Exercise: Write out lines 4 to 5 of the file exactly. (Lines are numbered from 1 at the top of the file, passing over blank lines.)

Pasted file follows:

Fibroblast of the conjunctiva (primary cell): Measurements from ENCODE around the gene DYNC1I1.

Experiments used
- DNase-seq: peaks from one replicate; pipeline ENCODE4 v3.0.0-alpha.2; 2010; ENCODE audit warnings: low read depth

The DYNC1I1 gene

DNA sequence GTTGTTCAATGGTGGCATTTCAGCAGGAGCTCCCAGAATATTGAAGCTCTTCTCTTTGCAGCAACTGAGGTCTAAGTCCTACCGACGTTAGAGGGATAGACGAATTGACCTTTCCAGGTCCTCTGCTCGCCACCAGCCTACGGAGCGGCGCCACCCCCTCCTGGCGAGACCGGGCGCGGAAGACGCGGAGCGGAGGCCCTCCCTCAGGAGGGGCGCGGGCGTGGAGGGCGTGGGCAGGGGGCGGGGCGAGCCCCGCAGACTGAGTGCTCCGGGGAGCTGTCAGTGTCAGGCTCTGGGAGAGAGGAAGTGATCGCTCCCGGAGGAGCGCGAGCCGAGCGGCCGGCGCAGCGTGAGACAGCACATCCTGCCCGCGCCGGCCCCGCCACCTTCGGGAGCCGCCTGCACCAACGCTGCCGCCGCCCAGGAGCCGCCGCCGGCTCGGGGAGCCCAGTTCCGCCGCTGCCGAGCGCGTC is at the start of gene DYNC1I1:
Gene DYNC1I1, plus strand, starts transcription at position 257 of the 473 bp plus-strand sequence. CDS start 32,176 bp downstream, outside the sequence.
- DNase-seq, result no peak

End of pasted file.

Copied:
The DYNC1I1 gene

DNA sequence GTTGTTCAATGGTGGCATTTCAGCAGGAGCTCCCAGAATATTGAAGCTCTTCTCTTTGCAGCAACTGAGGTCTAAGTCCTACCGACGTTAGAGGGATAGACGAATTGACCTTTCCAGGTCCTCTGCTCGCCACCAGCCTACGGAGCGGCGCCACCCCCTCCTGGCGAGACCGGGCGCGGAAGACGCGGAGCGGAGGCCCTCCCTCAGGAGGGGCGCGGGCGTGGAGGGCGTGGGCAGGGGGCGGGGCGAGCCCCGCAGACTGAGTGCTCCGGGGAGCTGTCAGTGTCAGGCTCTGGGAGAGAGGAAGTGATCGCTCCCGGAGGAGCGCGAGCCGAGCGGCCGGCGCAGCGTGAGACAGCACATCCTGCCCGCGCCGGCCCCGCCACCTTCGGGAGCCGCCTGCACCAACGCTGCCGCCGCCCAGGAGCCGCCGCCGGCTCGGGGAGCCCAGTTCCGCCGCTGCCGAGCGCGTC is at the start of gene DYNC1I1: